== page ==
Thompson wasn't too happy about that, obviously, so he recently went to the one place that might have the power to do something about it -- Congress. I've heard people say that not even Congress can order any change in the system as long as the schools agree to it, and while that might technically be true, just look at baseball's steroid testing policy to see what the threat of political interference can do.
What's disappointing about Thompson's stance, though, is that he doesn't appear to be calling for the BCS to be dissolved.
"I'm not certain that we're ultimately looking for government intervention; we're trying to raise public awareness," he said. "We're going to try and work within the system. Our proposal is going to go to the BCS commissioner."If you're hoping for a playoff, a change that furthers the cause of the non-BCS schools while still avoiding a playoff is the worst possible scenario, as there would be even fewer potential landmines when the system comes up again for review.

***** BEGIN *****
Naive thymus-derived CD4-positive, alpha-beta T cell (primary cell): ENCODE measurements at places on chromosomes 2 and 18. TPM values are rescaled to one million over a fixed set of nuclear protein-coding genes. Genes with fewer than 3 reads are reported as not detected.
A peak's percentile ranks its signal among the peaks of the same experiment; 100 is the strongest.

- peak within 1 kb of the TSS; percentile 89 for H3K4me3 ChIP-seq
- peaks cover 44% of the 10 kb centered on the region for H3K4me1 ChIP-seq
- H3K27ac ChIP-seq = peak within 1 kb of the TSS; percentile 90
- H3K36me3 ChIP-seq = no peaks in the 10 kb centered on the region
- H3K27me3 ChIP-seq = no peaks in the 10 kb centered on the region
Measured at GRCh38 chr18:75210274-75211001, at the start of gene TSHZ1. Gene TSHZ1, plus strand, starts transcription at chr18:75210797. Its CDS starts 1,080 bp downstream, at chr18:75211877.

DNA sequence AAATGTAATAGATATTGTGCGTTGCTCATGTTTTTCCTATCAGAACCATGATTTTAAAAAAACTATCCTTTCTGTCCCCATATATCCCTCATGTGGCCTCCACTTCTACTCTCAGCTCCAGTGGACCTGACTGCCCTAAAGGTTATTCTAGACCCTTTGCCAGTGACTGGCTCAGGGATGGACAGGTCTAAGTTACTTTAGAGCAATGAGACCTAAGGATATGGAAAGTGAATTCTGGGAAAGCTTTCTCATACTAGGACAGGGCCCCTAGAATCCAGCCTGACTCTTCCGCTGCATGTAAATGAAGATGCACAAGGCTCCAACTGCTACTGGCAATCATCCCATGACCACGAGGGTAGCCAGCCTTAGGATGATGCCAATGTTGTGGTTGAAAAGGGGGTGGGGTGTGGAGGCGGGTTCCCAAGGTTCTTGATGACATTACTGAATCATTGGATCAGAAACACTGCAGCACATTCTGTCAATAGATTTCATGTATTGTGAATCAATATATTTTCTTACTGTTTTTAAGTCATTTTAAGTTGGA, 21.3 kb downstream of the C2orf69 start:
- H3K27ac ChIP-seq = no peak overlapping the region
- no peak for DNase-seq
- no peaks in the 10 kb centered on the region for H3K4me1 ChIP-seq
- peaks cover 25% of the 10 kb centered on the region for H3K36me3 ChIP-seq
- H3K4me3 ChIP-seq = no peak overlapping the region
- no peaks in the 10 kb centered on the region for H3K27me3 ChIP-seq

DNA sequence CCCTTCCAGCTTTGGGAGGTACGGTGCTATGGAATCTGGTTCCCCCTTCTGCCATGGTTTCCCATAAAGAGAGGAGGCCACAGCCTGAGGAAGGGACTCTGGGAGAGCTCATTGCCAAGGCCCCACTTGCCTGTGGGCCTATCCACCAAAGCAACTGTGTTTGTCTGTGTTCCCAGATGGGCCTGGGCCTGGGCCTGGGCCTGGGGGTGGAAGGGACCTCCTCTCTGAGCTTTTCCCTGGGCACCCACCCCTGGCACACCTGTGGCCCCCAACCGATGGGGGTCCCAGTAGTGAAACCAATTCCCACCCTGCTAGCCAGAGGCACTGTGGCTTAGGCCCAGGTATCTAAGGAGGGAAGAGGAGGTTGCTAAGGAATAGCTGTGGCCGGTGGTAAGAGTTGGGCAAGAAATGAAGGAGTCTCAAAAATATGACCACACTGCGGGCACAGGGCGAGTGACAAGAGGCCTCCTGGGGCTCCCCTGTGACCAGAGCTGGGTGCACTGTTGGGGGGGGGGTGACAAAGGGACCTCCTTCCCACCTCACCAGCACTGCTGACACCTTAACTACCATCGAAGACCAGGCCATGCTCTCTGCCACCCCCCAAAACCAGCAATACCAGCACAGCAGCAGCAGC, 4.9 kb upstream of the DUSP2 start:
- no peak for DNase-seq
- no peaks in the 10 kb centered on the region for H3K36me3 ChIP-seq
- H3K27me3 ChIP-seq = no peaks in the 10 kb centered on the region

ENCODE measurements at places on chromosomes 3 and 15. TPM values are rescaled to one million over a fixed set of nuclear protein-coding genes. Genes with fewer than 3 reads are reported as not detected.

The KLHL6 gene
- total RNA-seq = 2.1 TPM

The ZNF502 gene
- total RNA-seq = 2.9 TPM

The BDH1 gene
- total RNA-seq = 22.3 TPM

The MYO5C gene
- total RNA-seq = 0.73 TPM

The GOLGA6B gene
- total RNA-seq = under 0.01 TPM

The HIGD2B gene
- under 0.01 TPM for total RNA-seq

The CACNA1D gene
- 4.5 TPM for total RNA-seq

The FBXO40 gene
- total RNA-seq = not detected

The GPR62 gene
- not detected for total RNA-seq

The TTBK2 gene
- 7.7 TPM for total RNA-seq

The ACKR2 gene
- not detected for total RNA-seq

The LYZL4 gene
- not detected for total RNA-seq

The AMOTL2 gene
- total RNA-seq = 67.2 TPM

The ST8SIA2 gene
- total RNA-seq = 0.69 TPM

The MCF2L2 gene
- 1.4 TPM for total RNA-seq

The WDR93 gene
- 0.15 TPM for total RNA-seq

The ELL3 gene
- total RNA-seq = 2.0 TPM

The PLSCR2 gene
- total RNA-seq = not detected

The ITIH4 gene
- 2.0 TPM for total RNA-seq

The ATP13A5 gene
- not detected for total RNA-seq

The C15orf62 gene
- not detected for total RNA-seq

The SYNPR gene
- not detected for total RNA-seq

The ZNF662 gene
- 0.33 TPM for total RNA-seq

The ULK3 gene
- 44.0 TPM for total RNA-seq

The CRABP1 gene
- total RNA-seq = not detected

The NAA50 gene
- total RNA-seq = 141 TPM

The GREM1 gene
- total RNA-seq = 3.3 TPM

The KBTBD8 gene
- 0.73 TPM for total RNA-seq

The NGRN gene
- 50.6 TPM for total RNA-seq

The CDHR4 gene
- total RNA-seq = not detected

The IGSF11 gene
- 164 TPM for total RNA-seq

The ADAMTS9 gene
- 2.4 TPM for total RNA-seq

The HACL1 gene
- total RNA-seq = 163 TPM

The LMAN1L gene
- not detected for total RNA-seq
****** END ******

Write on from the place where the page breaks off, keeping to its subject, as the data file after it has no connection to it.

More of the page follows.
And I'm not sure exactly what it is Thompson wishes to accomplish here other than land his own conference an automatic bid (which is a bad idea, in my opinion). There are already three at-large spots available, and any non-BCS team in the top eight is guaranteed to be taken (any team in the top 12 is eligible). Maybe the auto-bid could be extended out a bit further or go to whoever finishes highest among the non-BCS schools, but that's really just a superficial change.
Unsurprisingly, Thompson is an expert in vague generalities:
"We're simply here to educate, inform, make awareness about the BCS and we're trying to help our cause -- the Mountain West's cause and other conferences -- with the entire BCS system," Thompson said. "We are planning to submit within the next two weeks a proposal for changes in the BCS system. ... Our proposal will basically be for a more equitable system and we will have some suggested changes in the determination and a little more performance-based results and determination."We'll find out soon exactly what that proposal entails, but I'm not really hopeful for any drastic changes. It just seems strange that Thompson's going to this extent for what will likely be a minor adjustment to the contract.
If you're putting in the effort to take your argument to Congress and are truly "trying to help college football fans and basically institute a more equitable system," you might as well go all the way. Barack Obama is already on your side, Mr. Thompson -- why not see if you can do some real damage?